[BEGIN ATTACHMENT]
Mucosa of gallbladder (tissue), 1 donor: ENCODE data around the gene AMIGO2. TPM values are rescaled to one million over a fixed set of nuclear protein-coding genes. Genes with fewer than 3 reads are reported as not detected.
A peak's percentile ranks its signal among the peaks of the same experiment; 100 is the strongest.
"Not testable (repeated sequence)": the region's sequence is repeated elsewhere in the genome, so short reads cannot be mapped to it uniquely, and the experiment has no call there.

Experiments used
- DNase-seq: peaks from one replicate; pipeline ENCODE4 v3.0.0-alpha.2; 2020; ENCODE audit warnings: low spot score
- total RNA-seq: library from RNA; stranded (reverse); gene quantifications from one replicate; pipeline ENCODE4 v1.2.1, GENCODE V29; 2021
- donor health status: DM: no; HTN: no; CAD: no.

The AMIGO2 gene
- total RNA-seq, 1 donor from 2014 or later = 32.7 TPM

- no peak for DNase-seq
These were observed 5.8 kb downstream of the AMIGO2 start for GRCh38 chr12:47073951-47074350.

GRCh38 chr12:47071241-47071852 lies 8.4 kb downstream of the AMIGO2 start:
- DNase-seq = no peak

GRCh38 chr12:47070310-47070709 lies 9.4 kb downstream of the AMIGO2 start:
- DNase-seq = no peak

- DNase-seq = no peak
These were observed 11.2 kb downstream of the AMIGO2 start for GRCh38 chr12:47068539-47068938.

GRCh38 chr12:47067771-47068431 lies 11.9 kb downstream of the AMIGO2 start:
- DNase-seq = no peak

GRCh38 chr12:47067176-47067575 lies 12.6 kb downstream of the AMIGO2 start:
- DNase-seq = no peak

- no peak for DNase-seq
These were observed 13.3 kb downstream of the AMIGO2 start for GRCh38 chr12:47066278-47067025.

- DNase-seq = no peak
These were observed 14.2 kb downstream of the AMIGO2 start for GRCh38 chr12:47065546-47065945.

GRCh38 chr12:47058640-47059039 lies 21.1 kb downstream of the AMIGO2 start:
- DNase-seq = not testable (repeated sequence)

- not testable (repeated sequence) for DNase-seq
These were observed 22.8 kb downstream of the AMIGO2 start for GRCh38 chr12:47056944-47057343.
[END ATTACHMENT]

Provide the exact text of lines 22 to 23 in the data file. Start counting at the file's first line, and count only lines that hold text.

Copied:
- no peak for DNase-seq
These were observed 13.3 kb downstream of the AMIGO2 start for GRCh38 chr12:47066278-47067025.